SF writers choose their favorites

I love hearing about which books and authors writers themselves love or feel influenced by. I am that annoying person at author readings who asks that timeworn and tested question that some authors love and others avoid: What are you reading? I even asked Tim Gunn when I met him. Yes, nerd factor supreme.

So, of course, I was thrilled when this article rolled out on the Guardian in which science fiction writers shared their favorite science fiction works.

Plus, sometimes only a writer can rave about a book in a way that makes you want to read it. Here is William Gibson on Alfred Bester’s The Stars My Destination:

TSMD is still as much fun as anything I’ve ever read. When I was lifting the literary equivalent of weights, in training for my own first novel, it was my talisman: evidence of how many different kinds of ass one quick narrative could kick. And that sheen of exuberant postwar modernism? They just aren’t making any more of that.

After a few upcoming booktalking presentations, I am resolving to read almost exclusively science fiction and fantasy this summer. I am definitely steering some of my reading to books and authors on this list.

What are your science fiction favorites, and why?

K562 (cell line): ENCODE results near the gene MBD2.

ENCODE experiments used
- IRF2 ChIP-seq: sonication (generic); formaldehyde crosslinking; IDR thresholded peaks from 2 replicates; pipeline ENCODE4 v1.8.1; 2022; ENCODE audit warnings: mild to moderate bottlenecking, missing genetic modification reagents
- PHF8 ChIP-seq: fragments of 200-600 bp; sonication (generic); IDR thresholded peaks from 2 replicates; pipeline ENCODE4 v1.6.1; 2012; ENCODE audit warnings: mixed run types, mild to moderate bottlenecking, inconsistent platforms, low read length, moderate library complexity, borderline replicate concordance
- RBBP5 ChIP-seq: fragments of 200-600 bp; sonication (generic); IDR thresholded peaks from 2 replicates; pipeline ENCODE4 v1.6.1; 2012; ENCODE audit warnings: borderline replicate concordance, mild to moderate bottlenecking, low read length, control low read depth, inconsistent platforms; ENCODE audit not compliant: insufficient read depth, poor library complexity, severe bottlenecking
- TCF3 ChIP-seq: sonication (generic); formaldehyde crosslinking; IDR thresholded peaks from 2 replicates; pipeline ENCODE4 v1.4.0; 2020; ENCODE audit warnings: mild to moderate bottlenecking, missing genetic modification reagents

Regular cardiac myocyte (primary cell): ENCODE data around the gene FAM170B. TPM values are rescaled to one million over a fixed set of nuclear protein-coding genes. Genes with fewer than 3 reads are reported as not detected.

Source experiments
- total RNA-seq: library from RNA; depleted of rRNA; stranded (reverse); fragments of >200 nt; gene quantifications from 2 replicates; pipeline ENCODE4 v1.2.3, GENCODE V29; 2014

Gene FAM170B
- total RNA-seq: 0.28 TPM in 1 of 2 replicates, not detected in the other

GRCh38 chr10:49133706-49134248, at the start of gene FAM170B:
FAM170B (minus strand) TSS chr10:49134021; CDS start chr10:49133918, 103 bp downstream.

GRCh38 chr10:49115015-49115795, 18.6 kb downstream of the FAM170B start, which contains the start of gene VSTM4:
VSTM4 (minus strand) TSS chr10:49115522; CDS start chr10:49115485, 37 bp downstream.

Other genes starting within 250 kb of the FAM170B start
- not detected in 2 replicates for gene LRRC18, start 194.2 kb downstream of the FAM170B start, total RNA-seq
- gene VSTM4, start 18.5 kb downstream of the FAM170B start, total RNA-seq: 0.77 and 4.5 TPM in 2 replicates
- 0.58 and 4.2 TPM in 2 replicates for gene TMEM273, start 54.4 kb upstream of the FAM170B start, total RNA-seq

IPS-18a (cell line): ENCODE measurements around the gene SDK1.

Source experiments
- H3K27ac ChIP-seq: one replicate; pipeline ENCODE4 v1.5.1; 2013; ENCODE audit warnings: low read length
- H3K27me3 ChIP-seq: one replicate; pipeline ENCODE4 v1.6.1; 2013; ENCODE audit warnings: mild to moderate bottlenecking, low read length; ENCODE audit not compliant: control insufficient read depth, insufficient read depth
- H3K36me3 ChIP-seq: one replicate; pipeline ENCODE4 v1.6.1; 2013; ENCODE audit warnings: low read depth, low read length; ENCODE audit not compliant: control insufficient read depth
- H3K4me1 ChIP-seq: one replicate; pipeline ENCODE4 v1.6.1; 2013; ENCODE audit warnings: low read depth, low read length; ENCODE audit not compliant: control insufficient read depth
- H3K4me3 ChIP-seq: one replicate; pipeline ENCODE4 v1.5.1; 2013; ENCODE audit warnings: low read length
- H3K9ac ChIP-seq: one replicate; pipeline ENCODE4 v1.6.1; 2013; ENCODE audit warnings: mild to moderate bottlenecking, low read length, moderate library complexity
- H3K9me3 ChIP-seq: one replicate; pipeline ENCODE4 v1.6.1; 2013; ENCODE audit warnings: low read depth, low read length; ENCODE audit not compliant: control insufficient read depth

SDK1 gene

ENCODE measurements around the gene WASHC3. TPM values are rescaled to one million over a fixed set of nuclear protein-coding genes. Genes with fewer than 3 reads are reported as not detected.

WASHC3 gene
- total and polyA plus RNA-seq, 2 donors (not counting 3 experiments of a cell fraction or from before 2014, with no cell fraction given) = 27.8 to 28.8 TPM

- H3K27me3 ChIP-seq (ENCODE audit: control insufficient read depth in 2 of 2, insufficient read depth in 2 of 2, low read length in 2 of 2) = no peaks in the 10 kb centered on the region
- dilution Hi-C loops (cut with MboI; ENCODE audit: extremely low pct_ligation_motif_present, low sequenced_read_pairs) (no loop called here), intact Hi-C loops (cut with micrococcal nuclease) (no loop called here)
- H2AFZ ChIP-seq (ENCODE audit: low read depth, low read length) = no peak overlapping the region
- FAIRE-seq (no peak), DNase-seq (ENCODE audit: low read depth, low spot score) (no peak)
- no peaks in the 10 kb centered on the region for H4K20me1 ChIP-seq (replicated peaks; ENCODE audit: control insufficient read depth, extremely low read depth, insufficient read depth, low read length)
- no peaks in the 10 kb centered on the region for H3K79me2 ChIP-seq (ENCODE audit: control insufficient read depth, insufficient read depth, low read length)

Comments

comments

About the Author:

Misha Stone is a readers' advisory librarian with The Seattle Public Library. Follow her on Twitter at @ahsimlibrarian.

1 Comment on "SF writers choose their favorites"

Trackback | Comments RSS Feed

  1. astockwell@lcer.org' Anne Stockwell says:

    I’m sure you will get a lot of recommendations for novels, but some of the best science fiction and fantasy I have ever read is in the “Year’s Best” anthologies of short stories and novellas edited by Gardner Dozois. I’ve discovered many great writers in these – Vandana Singh comes to mind but there are many more. That said, two of my favorite novels are Ursula LeGuin’s The Left Hand of Darkness, and Nancy Kress’ Beggars Trilogy (starts w/ Beggars in Spain). LHOD because Leguin creates an amazingly textured world, Winter, reminiscent of Europe’s feudal past, but with one great difference: this world is populated by apparent humans who , most of the time, are sexual neuters; periodically, however, they enter a state called “kemmer” where they become emphatically male or female, with a strong sex drive, and in this state they reproduce. The action begins with the arrival of Genly Ai, an observer from the Ekumen (a sort of Galactic-scale United Nations, or EOC), and is seen through his eyes. Genly is tasked with determining if the civilization of Winter is advanced enough to become a member of the Ekumen. LeGuin’s use of Genly, and his encounters with the people of Winter, to explore her themes gives a surprising intimacy to the story.
    Kress’ Beggars Trilogy Reads like Ayn Rand if Ayn Rand could actually write, and if Rand were less monomaniacally devoted to her political cause and were willing to explore some grey areas. The time is the near future, and humanity has been divided into three tiers by genetic modification, which can be used to enhance human ability to a moderate extent (these people are called “mules” because they become society’s workhorses), or more radically, as in the case of “the sleepless,” who never need to surrender their consciousness — what could you do, what could you learn, with one third more time? And, significantly, what will the unmodified do with their lives?

Post a Comment